Elaine Rivkin and Mark Pinter play fantasy lovers for each other in The Lover.
  • Elaine Rivkin and Mark Pinter play fantasy lovers for each other in The Lover.

San Diego must be allergic to Harold Pinter, he’s staged so rarely in these parts. In his plays, which earned him the Nobel Prize, the subtext is the star. On the surface, people gab about this and that, as if small talk — hardly the staple of theater — were the best they can muster. Yet, beneath the mundane banter, great menacing sea beasts prowl where sunlight never penetrates.

They become most evident in the famous Pinteresque “pauses.” He dared to stage a disc jockey’s greatest fear: dead air. The action stops. Characters refuse — or fear — to push a thought or an emotion further. In the silences that follow, Pinter puts the real drama.

The North Coast Rep’s offering a Pinter sampler: two early works, The Lover (1963) and The Dumb Waiter (1960). In each, a person becomes two people at the same time.

The Lover. In an elegantly furnished home, a British couple, married ten years, begin their day: Richard for work; Sarah for — he says without blinking — an afternoon with her lover. “Frankness at all counts,” he adds, as if to justify his strange serenity, “is the means to a healthy marriage.”

At North Coast, Mark Pinter and Elaine Rivkin play Richard and Sarah. He also plays Sarah’s “lover” — or lovers, actually, since he shape-shifts into different ones at will — all of whom are Richard. And Rivkin plays Sarah and improvises Richard’s fantasy lovers.

So, Pinter sets up a Jeckyll/Hyde conceit: staid married couple by night; passionate lovers by day. They vowed to stay “in character” and not cross over from fiction to fact. In a way they resemble that famous drawing of the rabbit that, looked at another way, is also a duck. And the mind won’t let you see both at once.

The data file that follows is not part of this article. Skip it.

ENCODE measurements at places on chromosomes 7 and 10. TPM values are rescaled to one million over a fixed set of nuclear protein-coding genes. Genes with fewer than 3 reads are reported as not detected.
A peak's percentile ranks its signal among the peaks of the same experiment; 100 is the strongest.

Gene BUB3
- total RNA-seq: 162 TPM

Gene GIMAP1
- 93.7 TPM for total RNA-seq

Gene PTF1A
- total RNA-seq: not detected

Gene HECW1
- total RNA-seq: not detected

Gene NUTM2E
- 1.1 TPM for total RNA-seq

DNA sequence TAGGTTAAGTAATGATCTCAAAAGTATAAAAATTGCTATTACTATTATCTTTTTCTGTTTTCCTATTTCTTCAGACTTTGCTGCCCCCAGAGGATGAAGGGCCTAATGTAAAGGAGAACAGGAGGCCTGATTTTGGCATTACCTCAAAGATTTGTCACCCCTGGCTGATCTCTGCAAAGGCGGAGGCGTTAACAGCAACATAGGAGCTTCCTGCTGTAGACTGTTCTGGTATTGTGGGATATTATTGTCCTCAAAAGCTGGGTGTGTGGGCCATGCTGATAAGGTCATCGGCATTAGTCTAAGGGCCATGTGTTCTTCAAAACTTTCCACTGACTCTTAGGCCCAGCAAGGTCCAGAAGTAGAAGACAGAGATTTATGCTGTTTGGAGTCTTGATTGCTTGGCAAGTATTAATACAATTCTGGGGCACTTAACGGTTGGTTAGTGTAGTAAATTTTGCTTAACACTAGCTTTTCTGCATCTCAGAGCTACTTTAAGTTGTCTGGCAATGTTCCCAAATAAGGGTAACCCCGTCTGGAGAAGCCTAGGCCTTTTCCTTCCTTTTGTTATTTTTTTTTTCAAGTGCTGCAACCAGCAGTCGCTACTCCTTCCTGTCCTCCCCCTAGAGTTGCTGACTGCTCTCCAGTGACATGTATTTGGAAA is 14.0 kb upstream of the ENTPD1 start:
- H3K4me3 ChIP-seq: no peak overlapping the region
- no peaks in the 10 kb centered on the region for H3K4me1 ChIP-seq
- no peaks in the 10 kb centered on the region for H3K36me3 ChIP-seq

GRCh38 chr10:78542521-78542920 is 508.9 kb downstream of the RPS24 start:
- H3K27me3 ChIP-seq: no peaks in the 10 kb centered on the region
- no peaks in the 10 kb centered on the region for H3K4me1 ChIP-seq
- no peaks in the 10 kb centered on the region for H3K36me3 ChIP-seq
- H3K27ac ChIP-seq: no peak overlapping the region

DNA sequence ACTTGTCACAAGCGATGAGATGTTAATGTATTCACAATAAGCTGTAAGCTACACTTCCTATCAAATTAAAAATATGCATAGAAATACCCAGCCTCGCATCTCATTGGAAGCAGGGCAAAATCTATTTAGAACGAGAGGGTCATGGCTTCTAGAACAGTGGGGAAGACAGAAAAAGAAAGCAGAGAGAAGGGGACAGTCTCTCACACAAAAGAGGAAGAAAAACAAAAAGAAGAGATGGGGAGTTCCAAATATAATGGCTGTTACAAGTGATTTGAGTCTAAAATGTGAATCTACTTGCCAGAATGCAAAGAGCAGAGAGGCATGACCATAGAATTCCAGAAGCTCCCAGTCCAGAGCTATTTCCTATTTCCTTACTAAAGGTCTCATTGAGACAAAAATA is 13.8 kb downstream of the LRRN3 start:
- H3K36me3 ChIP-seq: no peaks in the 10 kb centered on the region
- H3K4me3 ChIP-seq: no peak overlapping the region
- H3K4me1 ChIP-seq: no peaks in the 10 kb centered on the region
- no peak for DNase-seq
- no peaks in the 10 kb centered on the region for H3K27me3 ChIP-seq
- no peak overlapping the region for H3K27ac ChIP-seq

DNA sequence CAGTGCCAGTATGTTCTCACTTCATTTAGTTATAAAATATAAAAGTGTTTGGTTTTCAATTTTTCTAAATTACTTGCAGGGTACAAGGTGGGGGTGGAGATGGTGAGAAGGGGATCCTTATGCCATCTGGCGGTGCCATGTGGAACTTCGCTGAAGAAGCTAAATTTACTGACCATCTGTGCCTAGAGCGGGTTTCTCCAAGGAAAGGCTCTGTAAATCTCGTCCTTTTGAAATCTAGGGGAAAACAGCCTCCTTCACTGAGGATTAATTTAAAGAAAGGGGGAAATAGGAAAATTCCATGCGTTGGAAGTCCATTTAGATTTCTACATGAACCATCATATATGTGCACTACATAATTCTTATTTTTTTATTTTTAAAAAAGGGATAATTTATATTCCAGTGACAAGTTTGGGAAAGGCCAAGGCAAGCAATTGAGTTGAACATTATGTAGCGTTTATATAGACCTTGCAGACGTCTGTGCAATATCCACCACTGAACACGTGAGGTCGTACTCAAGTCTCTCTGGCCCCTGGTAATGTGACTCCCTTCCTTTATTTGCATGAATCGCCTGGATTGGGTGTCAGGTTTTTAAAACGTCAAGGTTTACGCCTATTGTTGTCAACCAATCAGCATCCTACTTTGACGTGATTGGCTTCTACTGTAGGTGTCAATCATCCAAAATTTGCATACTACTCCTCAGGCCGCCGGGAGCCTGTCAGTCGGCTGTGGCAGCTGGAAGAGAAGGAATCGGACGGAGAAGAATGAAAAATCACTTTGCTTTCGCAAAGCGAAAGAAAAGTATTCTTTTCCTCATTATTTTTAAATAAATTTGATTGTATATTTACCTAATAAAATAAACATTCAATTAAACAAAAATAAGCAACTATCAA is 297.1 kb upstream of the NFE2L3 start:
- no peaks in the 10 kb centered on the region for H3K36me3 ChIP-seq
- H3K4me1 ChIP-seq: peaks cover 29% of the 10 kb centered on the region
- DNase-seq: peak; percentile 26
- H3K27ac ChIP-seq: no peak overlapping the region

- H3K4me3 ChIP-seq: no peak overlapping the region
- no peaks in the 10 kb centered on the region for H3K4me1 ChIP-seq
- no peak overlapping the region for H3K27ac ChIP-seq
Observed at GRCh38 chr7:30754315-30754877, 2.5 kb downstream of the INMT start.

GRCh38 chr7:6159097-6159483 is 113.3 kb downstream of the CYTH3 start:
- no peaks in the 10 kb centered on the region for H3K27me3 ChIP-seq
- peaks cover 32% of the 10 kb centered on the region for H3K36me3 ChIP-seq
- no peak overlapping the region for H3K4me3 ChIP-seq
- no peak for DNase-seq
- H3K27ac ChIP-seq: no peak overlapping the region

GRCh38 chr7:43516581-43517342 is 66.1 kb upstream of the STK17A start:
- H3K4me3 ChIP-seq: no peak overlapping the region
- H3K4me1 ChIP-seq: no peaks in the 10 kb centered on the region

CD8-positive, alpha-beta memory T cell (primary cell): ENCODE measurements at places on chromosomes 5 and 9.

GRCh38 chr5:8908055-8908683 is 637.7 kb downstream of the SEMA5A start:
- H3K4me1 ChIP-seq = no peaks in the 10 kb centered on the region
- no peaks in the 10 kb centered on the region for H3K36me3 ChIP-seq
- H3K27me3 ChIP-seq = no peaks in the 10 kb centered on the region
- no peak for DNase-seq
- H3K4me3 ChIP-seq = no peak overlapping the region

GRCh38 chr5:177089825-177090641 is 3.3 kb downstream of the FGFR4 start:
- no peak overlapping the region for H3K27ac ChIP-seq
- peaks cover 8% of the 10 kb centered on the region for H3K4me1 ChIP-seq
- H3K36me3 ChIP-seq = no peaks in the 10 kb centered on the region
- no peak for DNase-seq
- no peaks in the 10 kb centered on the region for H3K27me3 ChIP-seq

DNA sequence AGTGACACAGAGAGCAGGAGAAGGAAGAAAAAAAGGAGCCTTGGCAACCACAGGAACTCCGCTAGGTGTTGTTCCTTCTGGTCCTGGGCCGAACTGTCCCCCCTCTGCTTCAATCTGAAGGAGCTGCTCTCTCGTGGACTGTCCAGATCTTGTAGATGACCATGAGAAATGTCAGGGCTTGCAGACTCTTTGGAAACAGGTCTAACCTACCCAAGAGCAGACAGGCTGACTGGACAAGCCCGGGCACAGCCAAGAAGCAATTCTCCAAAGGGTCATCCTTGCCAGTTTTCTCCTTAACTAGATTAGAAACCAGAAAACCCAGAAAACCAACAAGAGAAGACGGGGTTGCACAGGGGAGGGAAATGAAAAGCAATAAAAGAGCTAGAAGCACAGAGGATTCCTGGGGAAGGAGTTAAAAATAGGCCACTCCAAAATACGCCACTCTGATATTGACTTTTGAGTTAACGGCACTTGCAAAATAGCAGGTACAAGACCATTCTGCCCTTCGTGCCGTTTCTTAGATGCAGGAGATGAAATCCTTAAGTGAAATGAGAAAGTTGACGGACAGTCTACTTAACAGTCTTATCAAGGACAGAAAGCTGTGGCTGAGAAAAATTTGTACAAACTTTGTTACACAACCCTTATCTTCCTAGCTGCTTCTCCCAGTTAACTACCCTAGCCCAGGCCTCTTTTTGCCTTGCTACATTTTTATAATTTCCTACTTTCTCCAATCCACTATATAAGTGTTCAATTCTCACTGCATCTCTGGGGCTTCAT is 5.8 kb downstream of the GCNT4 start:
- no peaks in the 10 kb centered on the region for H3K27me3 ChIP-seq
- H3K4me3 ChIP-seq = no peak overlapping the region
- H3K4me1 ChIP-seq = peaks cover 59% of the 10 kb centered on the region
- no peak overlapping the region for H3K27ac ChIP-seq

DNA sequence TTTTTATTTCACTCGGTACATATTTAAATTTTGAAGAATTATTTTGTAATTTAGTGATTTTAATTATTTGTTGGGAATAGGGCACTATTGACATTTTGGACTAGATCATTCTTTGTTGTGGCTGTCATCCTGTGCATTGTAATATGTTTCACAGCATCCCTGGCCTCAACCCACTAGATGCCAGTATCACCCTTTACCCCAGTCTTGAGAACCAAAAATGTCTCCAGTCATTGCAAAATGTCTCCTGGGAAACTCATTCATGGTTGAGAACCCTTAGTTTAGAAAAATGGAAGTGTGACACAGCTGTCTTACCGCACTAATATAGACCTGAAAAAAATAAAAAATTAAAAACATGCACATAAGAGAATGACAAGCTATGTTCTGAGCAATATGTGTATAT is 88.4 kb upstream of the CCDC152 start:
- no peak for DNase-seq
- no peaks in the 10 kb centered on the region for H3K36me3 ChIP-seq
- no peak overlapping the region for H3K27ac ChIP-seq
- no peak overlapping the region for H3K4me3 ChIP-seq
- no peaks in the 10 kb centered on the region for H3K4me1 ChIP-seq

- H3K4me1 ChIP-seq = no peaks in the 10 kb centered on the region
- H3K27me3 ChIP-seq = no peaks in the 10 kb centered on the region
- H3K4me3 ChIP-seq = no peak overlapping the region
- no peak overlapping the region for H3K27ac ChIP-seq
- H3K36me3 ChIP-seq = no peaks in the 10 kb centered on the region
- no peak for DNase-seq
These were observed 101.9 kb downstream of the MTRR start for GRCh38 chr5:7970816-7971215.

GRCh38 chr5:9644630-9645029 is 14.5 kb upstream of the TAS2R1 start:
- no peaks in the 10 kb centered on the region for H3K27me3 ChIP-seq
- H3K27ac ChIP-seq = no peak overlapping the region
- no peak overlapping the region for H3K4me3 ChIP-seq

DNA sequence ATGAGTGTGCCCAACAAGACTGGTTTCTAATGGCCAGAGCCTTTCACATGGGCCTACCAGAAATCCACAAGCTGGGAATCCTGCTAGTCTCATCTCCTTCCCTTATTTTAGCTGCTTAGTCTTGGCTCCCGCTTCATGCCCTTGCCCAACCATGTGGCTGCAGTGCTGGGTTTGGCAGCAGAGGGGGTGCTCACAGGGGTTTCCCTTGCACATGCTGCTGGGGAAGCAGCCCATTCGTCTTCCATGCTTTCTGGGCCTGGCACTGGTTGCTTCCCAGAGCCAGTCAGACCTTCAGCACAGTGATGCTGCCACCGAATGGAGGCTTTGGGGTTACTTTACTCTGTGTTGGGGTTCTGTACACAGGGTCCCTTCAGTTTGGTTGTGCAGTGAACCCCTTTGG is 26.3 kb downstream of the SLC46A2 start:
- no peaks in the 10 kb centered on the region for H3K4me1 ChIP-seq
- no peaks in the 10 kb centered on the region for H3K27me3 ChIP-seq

But then Pinter goes Pinteresque. What if the imaginary lover threatens to upset the “balance” and talk like the husband?

In the aptly named The Dumb Waiter, Ben and Gus do double duty as well. They wait in a basement — old tiles caulked with brownish mold — for the next assignment from their “organization.” Though both are out of the loop, Ben seems to grasp certain things. But Gus fumbles with his shoelaces and gives the impression that they were short of meat when they made his taco.

They talk about soccer and “ponged” sheets and the “deficient ballcock” in the lavatory. Amid hints of Waiting for Godot and Sartre’s No Exit (in which “hell is other people”), they perform unintended vaudeville routines — Ben as the straight man, Gus as, well, the “dumb” waiter. They could be Laurel and Hardy. And, like Richard and Sarah, they, too, must improvise when a dumbwaiter on the wall sends down orders from an unbelievably eclectic restaurant — since each requests a different national cuisine.

Pinter strikes again. The routines are funny. But Ben and Gus aren’t clowns. They’re hit men. Or alternating clowns and hit men. When not performing an absurdist circus, they shine black pistols and talk of past kills.